Given it’s historical relevance, it’s not surprising that the arrangement of the exhibition felt like a classical museum format. The glass topped tables and large, formal information cards gave the collection a treasured, ‘getting cultured’ vibe that took me back to being a kid in a museum. That knowledge that you were, in NO WAY going to EVER be trusted to touch such relics. It’s so strange then, to imagine the pre and post revolution children of Russia, pouring over this very collection I stared at through four inch thick glass, in their beds and with their parents; in the same, slouched manner you see kids on beanbags in Waterstones, sinking into Charlie and Lola with the corners folded in and their imaginations racing.

I understand, and in this case totally appreciated, the serious tone of such a valuable collection being treated with this respect. I liked that I felt I was in a museum. I felt I was being taught. I felt I was really Getting History, but it was so apparent how many millions of miles away from the real world of kids books it was. I wasn’t a reader here, I was an observer.

Yeah okay, the fact I can’t read Russian probably had something to do with that too, I can’t deny it.

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And I learned a lot. Aside from the joy I found in discovering the artistic impact of the curious rules of such a strict regime; the banning of all things folklore, the mistrust of anthropomorphism and the, almost comical differences this appears to have with our contemporary, Western picture book climate, I learned facts. I followed the roots of contemporary illustration, the way style and content spread throughout nations, the impact such poignant work has on my current market. The transition of design. The movement of character. It was a delight to see and compare where things came from, to where they are. And, importantly as always; context. Society changes, and the creative output moves too.

To ban fantasy, to encourage production, function and mechanism and place importance on becoming USEFUL adults, is a far cry from the values explored in plenty of picture books today. Such a no-nonsense regime had to drill function into young minds. I suppose for many, it’s brainwashing. To remove a child’s imaginative capability by way of focusing on the reality. The list of banned, damaging or unsuitable children’s output then, seems so obscure to us now.

But that obscurity to our society, is of course where the lesson lies. Call it brainwashing if you will, but children’s books do shape minds, which, in turn, shape people.

We may not like to consider it brainwashing now, perhaps because the societal scenario is not nearly so extreme, perhaps because one political body is not perceived to be outwardly in charge of the entire output, perhaps, and most importantly, because we don’t disagree with the topics of discussion. Either way, we must always be aware that picture books are significant in shaping thoughts, societal codes and values. All works of fiction, media and art in all  their forms, impact directly on the belief system of a person.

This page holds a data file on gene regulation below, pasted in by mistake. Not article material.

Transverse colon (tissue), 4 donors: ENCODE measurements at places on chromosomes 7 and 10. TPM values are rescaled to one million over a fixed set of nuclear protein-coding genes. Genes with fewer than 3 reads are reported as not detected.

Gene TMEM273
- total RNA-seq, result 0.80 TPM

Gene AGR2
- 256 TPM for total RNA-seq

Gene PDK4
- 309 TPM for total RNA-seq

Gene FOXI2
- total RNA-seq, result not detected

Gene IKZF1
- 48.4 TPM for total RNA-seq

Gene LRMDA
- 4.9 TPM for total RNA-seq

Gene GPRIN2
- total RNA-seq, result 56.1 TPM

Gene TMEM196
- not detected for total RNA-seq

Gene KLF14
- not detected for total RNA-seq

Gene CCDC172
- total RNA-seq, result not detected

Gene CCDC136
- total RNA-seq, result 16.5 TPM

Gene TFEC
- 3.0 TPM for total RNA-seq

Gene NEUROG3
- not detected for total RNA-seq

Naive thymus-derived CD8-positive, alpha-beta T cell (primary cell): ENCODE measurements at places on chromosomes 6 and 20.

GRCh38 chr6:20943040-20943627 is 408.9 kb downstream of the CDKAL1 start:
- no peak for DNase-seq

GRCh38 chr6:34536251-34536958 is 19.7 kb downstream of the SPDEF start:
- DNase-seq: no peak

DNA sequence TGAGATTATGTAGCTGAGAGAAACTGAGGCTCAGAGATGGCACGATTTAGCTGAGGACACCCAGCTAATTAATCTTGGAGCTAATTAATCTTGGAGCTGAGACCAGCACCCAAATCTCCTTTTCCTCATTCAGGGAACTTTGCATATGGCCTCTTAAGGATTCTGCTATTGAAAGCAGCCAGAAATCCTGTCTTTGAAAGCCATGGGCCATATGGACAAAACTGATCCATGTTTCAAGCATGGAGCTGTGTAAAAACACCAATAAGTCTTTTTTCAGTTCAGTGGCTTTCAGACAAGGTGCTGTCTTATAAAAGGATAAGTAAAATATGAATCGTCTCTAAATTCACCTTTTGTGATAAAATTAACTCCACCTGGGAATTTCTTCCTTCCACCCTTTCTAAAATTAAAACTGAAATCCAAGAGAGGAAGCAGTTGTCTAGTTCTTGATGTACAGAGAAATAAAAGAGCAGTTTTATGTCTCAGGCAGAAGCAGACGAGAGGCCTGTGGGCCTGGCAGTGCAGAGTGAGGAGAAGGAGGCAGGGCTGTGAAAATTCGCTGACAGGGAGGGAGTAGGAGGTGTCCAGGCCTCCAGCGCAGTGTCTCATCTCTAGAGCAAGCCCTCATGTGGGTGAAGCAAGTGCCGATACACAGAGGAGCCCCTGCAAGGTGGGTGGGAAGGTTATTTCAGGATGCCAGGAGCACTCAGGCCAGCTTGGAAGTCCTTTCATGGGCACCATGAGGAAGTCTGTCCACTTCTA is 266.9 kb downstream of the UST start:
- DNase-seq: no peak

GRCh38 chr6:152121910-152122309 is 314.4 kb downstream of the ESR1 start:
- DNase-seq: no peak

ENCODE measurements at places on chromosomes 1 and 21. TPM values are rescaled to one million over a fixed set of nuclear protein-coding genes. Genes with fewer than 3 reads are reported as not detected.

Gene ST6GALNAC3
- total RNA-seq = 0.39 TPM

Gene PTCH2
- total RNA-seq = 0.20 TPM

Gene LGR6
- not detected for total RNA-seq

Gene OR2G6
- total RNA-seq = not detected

I don’t think this is necessarily negative. This is how cultures are formed. We have to define and express shared values to an extent, in order to co-exist without pandemonium. Without getting too pretentious, children’s books, along with all other entertaining consumables, help to define the core of societies.

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A New Childhood was a brilliant collection of texts spanning across a foreign period of revolution. It, as all museums do, celebrated and examined a point in history, be it within or outside of our cultural code of conduct. It was an extreme reminder that context is everything and to always be aware of the power of judgements communicated in all media; specifically those intended for the young. First impressions, after all, can be hard to renegotiate.

The House of Illustration is a good place for picture loving yet gallery-wary people like me to explore these, white-walled environments. It takes things I love, like illustration; imagery designed for a purpose, for a brief, for a text and displays it out of it’s original context. The intent is to perhaps elevate it to something more cultured than it is? To remove the dirty, money aspect, and witness the creation as an example of higher art?  It’s a mark of true acceptance of commercial artists, once looked down on by the community of higher artists, into the realms of something greater.

I appreciate the notion, because I (obviously) appreciate the illustrator. I think they SHOULD be appreciated. I do think they should get credit for the work they do. Cover artists of novels should have their name on their work, and picture book artists should be acknowledged as co-authors. In my, humble opinion, that is.

Where I think I fall away from the idea of an exhibition space, is that I don’t view it as any more valuable. I don’t like looking at things on a wall or displayed on a grey floor. I still don’t really rate the experience, even after the array of, frankly, phenomenal collections I experienced. I suppose I personally, don’t really feel it does the illustrator that many favours.

I like to see things, not in their original state, not to appreciate solely the mark on the page or the craftmanship of the line (although there’s no doubt it can be sensationally impressive) in a blank environment where all that matters is its existence. I’m more excited by it In situ. I want to see an illustration next to the text it was made for. I want to see the design of the spread as a whole and how that designer has impacted on the illustration. I want to see the results of every stage of production working their respective magic to create the final output. Arguably of course, that’s why it’s important to see the illustration alone, in a case; to truly experience how it’s placement has changed. That’s why I’ll continue to check out places like this, to get a rounded experience of what illustration is, why it is more than simply drawing.

But don’t expect me to be as excited. I still prefer my pictures printed in pages, tangible, touchable, smellable. Interacting with spine and paper stock and text in the musty library, in the messy play room, in the classroom that smells like pencil shavings.

This is my kind of illustration, and my kind of design. I loved my visit to the HOI, it was an enlightening and beautiful museum and I know I’ll return. Thanks for trying to appease my inner gallery lover, but if you need me, I’ll be on the floor, elbows deep in a beanbag.